Westworld: The Bicameral Mind

Posted on December 05, 2016


Okay, let’s start with this, since we’re going to pick apart this episode, and by extension, the rest of the season:

When Dolores flipped her script and started beating the shit out of William, Tom quite uncharacteristically literally yelled “Oh, KILL THIS MOTHERF—ER, BITCH!” and didn’t even realized he’d done so. It took Lorenzo to point it out to him, twenty minutes later. He had no idea he’d said it out loud, let alone that he’d yelled it. Before we get into some of the nitpicking, attention simply must be paid to that one fact. Westworld, whatever flaws it may have, is very, very good at immersing you fully in its story.

But ironically, for a show that’s at least partially about narratives and storytelling (among many, many other things), Westworld’s first season sure did have a few issues in figuring out how to tell its story. This perhaps isn’t that surprising because the issues the show faced are fairly standard ones for all prestige cable drams. In fact, a good deal of the show’s issues are reminiscent of two other prestige cable series of the last few years, True Detective and Mr. Robot. Like both of those shows, Westworld is slightly too in love with its puzzlebox style and slightly pretentious in the way it dabbles in much deeper themes with no intention of scratching any further than the surface on them.

Let’s start with that latter point. As much as Westworld wants to be a story about the nature of the conscious mind, in the end – literally – it really is a “Robot’s Revolt!” tale. And that’s fine. More than fine, in fact. Also fine is any attempt to deepen such a standard sci-fi story with ruminations on consciousness and references to modes of philosophy and great thinkers on the topic. We would never argue that such things shouldn’t be included in the story. But if we can make a comparison, think of the first Matrix film or the first couple seasons of Lost; two stories heavy with symbolism and references to deeper philosophical and theoretical thinking that didn’t (in the beginning, at least) lose sight of the fact that they were telling standard “superhero origin” and “stranded castaways” tales.

This season, the most thrilling, exciting and emotional moments all season long have been the ones surrounding Dolores’ arrival at consciousness and Maeve’s violent escape from captivity. The show would do well to remember that as it goes into its second season. This is not an argument for the show to dumb itself down. Quite the opposite, in fact. It’s a request that the show not lose sight of the story it’s really telling. True Detective did that and it left a ton of disappointed angry fans in its wake. We’re also not suggesting that Westworld can only be about one thing. It’s a story about storytelling as well as an examination of consciousness and a rip-roaring robots revolt tale. It can be all of these things. But in retrospect, too much of season one was bound up in mysteries dressed up with intellectual trappings – and in the end, they weren’t the important parts of the story.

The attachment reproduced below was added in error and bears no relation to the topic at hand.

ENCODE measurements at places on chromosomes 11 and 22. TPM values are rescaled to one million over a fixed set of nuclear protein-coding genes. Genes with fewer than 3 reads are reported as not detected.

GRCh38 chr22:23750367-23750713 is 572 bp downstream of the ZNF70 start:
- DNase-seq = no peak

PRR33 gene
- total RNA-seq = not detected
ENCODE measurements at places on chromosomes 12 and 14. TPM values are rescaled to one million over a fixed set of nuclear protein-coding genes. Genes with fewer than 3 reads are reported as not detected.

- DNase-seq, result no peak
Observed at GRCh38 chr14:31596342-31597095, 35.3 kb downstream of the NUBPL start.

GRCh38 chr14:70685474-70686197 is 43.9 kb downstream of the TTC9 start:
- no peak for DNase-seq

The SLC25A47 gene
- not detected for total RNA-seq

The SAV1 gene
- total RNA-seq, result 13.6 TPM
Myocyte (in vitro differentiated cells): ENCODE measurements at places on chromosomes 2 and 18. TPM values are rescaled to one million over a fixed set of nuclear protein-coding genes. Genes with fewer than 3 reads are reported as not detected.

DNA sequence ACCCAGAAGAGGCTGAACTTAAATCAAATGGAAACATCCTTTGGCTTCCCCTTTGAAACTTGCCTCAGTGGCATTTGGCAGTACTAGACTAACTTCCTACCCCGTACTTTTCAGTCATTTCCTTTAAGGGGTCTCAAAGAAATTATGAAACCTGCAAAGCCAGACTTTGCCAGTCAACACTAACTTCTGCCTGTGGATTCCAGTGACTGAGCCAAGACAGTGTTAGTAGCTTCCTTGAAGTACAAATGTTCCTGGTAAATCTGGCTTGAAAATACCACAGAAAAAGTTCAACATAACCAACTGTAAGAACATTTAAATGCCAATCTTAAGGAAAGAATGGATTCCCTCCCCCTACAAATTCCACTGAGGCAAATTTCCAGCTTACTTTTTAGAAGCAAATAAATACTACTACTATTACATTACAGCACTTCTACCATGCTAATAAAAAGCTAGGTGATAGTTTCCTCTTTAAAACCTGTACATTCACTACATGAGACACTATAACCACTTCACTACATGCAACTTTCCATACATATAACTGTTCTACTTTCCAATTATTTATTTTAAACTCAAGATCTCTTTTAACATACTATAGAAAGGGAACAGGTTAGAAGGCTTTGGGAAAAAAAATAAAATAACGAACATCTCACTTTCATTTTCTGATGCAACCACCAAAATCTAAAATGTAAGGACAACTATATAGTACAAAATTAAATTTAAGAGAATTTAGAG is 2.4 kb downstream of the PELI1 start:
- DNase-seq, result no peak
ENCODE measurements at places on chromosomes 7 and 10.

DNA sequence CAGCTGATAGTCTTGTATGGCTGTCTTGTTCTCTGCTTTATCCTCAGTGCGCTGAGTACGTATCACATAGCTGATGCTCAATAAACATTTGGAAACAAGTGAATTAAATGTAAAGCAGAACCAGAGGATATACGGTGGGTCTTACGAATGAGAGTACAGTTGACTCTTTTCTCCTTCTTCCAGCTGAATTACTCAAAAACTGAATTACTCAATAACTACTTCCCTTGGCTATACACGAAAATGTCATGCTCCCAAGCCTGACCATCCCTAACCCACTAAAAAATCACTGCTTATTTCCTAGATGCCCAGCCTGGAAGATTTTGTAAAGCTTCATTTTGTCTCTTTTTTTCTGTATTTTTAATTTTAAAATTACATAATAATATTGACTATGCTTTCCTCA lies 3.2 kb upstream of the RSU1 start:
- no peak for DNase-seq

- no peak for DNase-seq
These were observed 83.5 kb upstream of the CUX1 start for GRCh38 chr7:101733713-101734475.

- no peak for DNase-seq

Which brings us to the comparison to Mr. Robot; specifically its second season, which was just a little too in love with trying to pull the wool over the eyes of an audience all too primed to figure out its mysteries ahead of time. We got two big twists this episode; one that seemed fairly obvious and took too long to be revealed and one that probably should have had some time to develop rather than left hidden from the audience until the last second. As to the first mystery, we suppose we’ll never know if the “Man in Black is really William” reveal would’ve been so obvious had the internet hordes of mystery-seekers not figured it out and told everyone. But at the very least, it was more than obvious by the start of this episode, which made the slow reveal of the truth seem not just unnecessary, but like the creators didn’t realize the audience already figured it out. We went into the episode thinking that the mystery of William was something that the creators confidently let unfold, knowing that the audience would get there on their own. But the way they dragged out the reveal of the truth indicated that they really though they’d pulled a fast one on us all.

The second big twist was the reveal that Dr. Ford, Anthony Hopkins’ character, is actually (or seemingly) not a sociopathic villain, but a pro-Artificial Intelligence advocate who’s been actively trying to foment the robot revolution that seemingly (there’s that word again) ended the season. If Ford is really dead (it’s possible Dolores shot a host version of him) and Hopkins has left the series, then the audience has been denied any opportunity to hear or see how he arrived at a point of view that would appear to be the total opposite of what he once believed. We only got to see the character pretend to be something he’s not. That’s bad for two reasons: crucial character details are lost and Anthony Hopkins was wasted a bit by the show, which could have done so much more with him than simply have him play another inscrutable sociopath – seemingly.

Having said that, we were on the edges of our seats through the entire 90 minutes and we can’t honestly say we didn’t enjoy it right up to the last minute. It was a good finale to a flawed first season. We just hope the show sticks to the core story going forward and doesn’t assume the audience constantly wants to be fooled with mystery upon mystery. There’s a great tale unfolding here, if the creators could just step out of its way to let it develop.

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